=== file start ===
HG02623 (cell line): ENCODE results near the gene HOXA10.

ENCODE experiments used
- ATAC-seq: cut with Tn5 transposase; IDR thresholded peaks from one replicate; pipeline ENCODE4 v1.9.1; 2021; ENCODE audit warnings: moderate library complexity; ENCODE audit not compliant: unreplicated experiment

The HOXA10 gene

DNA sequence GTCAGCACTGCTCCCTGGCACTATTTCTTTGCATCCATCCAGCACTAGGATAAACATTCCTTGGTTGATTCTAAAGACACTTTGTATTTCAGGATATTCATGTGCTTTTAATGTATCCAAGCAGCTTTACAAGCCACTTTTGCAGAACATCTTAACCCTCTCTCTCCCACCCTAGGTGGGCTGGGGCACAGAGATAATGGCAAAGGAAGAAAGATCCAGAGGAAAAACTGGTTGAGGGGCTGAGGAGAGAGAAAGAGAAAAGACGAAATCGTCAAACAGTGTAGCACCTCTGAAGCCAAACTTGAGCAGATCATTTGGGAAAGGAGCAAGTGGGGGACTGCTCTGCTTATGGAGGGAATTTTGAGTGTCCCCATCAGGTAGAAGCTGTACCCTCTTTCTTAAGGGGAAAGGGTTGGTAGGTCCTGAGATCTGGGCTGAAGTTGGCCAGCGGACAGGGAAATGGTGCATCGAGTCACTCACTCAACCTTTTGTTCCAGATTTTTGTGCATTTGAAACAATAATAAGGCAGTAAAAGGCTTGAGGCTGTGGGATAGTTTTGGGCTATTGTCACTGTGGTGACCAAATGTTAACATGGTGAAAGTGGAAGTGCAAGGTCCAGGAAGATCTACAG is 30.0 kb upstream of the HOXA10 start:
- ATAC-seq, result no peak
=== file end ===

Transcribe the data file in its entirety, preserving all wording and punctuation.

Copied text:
HG02623 (cell line): ENCODE results near the gene HOXA10.

ENCODE experiments used
- ATAC-seq: cut with Tn5 transposase; IDR thresholded peaks from one replicate; pipeline ENCODE4 v1.9.1; 2021; ENCODE audit warnings: moderate library complexity; ENCODE audit not compliant: unreplicated experiment

The HOXA10 gene

DNA sequence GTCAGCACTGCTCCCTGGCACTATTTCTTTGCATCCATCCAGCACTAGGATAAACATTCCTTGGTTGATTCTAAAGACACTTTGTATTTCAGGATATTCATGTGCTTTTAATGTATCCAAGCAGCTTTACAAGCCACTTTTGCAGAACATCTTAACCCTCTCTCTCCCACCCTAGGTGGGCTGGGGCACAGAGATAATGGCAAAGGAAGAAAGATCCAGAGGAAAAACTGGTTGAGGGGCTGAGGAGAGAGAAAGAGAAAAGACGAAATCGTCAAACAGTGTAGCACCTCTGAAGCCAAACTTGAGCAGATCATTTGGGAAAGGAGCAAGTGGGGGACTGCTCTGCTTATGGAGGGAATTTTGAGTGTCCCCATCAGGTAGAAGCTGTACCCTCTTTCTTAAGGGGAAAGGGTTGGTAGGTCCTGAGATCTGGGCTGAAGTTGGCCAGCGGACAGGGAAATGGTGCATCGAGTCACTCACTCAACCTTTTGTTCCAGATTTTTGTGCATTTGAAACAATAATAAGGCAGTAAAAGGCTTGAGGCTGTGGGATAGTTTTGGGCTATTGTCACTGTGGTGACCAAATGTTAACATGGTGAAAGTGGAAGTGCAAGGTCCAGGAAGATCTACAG is 30.0 kb upstream of the HOXA10 start:
- ATAC-seq, result no peak